The second wave has arrived. Every day, more evidence emerges that the second wave is no longer confined to Maharashtra. It’s no longer just a wave, but a possible tsunami, with the daily run rate of cases surpassing the first-wave peak. The second COVID-19 wave comes at a time when India’s economy has made a resilient comeback.

The previous fiscal year (2020-21) began with the nation being put under one of the strictest lockdowns in the world. Few would have predicted that April 2021 would be worse than April 2020 in terms of Covid cases at the time. Indeed, initial government figures from last year indicated that no new Covid cases will be filed after May 16, 2020.Covid instances, on the other hand, have shown a “V-shaped” recovery. At the time of the last count, India had 1.75 times the number of regular cases as it did in September 2020.

What’s worse is, despite a year of knowledge about the critical need to adopt Covid-appropriate behaviour and the availability of numerous Covid vaccines, this new surge is happening. The government’s mismanagement of the vaccination campaign, which resulted in various locations declaring shortages, as well as the people’s willful disregard for upholding social distancing norms, both contribute to the current surge.

The second wave could not have come at a worse time for India. Corporate hiring plans have been disrupted, market uncertainty has risen, and operations have been crippled. All of these factors have the potential to exacerbate problems for India’s working class, particularly low-wage earners and migrant workers.The Reserve Bank of India (RBI) has conducted two recent surveys that indicate the economic situation may deteriorate as a result of new restrictions imposed to control the rapid increase in Covid-19 cases.

According to survey consumer confidence for the current period weakened in March 2021 as the current situation index dipped further in the negative territory on the back of deteriorating sentiments on the general economic situation, income and prices. Consumer confidence, according to experts, is a crucial component of economic recovery, and any lag could have a direct impact on how people spend.Lower investment may have a direct effect on the demand curve, affecting business operations and the economy’s recovery.

With Covid-19 restrictions being expanded and lockdown measures being re-introduced in several states, Indian manufacturers are in for a difficult month in April.Some service-oriented businesses in the transport, tourism, and hospitality industries have been caught off guard by the restrictions.This will have a significant effect on the economies of the country’s tourism-dependent states.It should be noted that the travel and tourism industry accounts for nearly 7% of India’s GDP. The total sector added $194 billion to the country’s GDP in 2019. Although the sector hoped to rebound in FY22, the country’s rising Covid-19 trajectory appears to have thwarted recovery plans.

During the first wave of the pandemic, restaurants, hotels, and other similar businesses suffered the greatest losses and have only recently recovered. Many of these companies could be doomed by the fresh curbs. As a result, millions of employees and staff will lose their jobs or see their pay cut yet again.Given that neither banks nor the government would be able to match the relief measures announced last year during the first wave, the economic damage may be devastating.The first wave of Covid-19 wreaked havoc on India’s economy, but the shock was mitigated to a large extent by government and Reserve Bank of India relief measures.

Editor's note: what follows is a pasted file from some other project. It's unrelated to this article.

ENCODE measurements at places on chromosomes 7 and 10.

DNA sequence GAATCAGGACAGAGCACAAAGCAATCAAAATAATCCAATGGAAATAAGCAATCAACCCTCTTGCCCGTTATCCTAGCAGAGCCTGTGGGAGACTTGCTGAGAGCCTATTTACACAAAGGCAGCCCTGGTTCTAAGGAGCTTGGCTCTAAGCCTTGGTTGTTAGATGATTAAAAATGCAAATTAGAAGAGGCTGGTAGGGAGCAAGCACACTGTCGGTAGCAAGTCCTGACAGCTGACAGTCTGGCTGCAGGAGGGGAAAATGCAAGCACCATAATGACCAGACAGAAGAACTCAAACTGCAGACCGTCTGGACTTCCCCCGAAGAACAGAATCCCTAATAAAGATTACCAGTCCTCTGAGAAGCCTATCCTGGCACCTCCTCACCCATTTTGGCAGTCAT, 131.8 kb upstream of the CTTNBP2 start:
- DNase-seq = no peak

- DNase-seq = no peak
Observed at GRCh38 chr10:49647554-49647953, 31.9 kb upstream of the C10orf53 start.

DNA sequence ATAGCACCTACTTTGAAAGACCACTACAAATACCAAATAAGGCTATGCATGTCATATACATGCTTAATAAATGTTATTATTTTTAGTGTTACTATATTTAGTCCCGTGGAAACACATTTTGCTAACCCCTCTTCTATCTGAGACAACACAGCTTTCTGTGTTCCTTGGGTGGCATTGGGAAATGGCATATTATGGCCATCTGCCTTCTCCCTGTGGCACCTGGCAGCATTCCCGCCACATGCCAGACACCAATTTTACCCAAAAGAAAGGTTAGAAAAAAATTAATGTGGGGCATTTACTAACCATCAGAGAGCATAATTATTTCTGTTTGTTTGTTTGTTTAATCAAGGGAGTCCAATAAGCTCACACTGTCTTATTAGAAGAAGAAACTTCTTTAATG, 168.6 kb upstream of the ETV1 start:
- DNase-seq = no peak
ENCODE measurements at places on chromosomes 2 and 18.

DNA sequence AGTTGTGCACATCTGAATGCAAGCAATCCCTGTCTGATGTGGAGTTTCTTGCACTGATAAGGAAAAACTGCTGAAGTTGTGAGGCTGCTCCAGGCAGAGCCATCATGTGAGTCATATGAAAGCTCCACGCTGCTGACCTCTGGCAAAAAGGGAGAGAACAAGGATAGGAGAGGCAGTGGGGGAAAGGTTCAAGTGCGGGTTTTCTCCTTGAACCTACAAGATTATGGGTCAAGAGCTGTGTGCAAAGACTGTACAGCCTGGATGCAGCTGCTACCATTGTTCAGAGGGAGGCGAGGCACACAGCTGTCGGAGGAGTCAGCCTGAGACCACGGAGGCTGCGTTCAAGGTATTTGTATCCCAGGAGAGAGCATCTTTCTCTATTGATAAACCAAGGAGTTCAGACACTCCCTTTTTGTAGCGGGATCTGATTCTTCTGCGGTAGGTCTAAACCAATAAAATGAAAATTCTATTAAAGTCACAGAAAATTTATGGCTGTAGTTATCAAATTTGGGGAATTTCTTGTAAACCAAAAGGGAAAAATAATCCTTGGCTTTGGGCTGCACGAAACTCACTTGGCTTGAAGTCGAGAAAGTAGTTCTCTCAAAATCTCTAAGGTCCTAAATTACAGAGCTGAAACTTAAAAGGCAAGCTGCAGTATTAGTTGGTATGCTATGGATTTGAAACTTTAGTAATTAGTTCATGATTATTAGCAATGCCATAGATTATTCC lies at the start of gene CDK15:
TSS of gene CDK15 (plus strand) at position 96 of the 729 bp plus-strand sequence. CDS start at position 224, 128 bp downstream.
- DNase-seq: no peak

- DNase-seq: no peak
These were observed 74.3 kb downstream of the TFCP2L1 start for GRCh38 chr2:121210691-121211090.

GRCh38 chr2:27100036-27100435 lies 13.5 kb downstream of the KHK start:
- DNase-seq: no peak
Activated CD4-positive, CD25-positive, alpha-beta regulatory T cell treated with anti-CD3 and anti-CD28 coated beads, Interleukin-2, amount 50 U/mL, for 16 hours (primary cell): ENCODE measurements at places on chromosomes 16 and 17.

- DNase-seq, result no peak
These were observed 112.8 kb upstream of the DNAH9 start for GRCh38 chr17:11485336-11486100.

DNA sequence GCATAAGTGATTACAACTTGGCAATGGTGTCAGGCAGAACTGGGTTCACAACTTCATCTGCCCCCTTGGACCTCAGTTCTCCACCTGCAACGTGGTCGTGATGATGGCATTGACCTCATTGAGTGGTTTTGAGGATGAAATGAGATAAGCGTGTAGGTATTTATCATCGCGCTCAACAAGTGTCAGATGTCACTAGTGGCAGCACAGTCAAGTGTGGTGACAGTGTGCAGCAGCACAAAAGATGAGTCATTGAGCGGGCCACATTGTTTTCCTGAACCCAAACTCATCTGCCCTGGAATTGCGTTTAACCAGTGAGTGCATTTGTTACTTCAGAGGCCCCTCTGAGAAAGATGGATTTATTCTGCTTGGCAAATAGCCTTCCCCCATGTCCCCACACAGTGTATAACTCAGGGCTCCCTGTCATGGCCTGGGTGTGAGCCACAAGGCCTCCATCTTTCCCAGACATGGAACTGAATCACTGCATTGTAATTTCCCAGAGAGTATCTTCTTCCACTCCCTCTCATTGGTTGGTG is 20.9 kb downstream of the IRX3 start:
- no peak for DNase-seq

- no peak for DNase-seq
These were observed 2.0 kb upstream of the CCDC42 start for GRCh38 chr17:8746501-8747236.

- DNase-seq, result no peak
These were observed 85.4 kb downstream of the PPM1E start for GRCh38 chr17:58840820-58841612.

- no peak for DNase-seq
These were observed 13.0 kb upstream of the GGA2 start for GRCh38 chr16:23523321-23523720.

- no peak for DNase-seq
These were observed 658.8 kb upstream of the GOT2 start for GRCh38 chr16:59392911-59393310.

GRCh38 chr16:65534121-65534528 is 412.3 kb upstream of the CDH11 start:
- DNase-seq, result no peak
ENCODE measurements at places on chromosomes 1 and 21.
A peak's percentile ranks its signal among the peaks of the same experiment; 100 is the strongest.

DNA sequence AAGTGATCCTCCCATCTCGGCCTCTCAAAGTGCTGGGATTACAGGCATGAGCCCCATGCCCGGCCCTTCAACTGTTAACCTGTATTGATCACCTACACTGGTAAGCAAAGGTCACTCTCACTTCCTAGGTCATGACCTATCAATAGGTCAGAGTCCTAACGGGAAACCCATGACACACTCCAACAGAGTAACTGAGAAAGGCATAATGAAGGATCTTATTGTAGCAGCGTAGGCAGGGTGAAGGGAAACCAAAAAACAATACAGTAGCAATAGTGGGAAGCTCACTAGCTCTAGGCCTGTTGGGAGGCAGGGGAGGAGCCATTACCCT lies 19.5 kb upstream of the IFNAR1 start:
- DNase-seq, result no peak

Under the Aatmanirbhar Bharat package, the government announced a series of relief measures aimed at limiting economic harm. In addition, the Reserve Bank of India announced a slew of initiatives aimed at protecting individuals and businesses from the crisis. One such measure was the extension of a loan moratorium to borrowers.However, the relief steps might not be as extensive this time. Despite last year’s generous efforts, government revenues are now stretched, and banks are in a much poorer position to support borrowers.

As a result, if the second wave worsens, relief measures will not be enough to keep the economy afloat. Additional borrowing may be the government’s only option, but it will come at the expense of stretching the fiscal deficit further.It is impossible to sum up the situation in India without mentioning that it is critical at the moment, both in terms of healthcare and economic resilience. For the second time in less than two years, the increasing daily caseload may result in stricter curbs across many states, and companies may not be able to endure the same amount of pressure.

Since India’s economy lost a huge portion of its immunity to the virus in the first wave, the risk is much higher this time. Surviving a more lethal second wave would be impossible if it lasts for an extended period of time.The industry has developed resilience in the face of one of the most difficult years in decades, but new restrictions introduced by states in the wake of rising Covid cases are bound to test them again.   Much now depends on how the Covid outbreak can be dealt with in accordance with safety precautions and an ambitious vaccination campaign, so that the economy, which is on the fragile road to recovery, does not suffer another setback.

Written by- Shivangi Goel


Economic times

The post SECOND WAVE OF COVID 19: ANOTHER THREAT TO INDIAN ECONOMY appeared first on The Economic Transcript.

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